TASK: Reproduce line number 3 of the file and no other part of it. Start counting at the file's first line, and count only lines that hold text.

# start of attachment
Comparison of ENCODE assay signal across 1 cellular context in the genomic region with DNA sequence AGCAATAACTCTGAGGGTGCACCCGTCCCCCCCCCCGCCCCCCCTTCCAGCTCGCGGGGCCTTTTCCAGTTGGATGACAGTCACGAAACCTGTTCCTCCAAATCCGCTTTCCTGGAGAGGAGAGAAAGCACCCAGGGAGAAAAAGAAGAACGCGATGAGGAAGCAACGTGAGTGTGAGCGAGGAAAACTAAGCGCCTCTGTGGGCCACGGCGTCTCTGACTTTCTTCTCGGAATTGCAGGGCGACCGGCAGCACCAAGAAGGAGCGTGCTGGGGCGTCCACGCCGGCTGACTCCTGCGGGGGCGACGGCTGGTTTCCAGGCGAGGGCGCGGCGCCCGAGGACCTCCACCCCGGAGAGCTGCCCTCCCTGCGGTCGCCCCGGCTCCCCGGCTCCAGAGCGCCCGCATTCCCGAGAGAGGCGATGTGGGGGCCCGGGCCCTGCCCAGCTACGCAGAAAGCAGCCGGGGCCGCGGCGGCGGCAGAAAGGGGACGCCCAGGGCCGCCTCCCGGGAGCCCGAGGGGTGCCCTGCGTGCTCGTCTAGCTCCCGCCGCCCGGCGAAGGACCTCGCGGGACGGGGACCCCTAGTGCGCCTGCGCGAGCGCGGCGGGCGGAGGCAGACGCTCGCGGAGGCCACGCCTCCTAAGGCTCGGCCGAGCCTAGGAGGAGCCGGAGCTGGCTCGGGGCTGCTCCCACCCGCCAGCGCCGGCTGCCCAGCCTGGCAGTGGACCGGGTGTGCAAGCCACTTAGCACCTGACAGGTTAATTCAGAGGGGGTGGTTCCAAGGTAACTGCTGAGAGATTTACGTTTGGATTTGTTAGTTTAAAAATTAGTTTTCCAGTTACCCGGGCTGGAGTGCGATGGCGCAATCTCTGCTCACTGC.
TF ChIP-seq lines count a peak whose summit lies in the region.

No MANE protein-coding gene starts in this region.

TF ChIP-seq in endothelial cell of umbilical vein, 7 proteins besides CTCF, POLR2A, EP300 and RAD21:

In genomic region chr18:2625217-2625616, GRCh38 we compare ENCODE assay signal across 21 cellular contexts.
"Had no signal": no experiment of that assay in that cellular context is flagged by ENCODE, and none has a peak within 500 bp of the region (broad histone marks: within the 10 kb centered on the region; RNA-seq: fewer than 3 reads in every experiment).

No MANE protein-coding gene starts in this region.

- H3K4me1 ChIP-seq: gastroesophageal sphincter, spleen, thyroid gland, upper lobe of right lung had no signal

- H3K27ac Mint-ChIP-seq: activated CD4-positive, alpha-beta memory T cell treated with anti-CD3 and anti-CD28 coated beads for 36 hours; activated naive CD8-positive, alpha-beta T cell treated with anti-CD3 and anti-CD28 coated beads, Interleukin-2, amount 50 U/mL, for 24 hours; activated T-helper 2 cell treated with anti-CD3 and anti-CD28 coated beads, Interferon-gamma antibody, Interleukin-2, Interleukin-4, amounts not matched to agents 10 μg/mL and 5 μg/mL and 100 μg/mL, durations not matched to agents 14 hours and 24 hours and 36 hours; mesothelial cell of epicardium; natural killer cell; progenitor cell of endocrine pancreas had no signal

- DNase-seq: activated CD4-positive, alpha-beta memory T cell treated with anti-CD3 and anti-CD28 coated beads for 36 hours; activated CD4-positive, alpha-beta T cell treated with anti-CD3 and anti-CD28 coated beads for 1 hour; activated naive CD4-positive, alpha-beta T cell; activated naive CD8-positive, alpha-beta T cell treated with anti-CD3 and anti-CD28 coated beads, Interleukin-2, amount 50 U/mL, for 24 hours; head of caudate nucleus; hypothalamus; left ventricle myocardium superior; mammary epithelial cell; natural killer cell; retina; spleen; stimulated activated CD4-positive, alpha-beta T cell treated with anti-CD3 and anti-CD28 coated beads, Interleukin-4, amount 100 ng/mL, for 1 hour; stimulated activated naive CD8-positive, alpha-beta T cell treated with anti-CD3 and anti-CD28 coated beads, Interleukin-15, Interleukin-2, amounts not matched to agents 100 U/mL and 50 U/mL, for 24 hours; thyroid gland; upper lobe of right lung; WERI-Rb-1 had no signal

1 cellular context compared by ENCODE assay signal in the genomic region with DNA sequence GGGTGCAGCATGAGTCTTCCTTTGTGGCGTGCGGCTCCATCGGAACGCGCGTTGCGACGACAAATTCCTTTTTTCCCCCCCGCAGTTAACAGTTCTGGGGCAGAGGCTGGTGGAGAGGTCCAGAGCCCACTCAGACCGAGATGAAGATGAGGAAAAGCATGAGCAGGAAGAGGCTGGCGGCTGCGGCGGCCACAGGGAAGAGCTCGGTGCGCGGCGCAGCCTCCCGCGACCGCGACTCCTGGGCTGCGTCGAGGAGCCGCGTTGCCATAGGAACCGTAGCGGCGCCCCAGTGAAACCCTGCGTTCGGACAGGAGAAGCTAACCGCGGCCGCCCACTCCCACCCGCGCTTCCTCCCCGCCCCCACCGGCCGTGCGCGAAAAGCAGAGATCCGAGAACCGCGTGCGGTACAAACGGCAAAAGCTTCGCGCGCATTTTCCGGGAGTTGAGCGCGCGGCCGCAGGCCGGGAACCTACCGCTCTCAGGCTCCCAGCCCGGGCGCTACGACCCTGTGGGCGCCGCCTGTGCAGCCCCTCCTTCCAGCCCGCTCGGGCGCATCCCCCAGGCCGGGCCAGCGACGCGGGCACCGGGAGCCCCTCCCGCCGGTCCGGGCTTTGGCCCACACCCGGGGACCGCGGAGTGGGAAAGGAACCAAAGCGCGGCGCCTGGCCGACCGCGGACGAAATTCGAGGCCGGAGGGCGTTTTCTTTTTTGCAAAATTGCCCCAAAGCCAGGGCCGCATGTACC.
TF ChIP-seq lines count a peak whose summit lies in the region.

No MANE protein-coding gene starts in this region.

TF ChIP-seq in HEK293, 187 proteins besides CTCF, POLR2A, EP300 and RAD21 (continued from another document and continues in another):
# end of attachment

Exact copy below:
No MANE protein-coding gene starts in this region.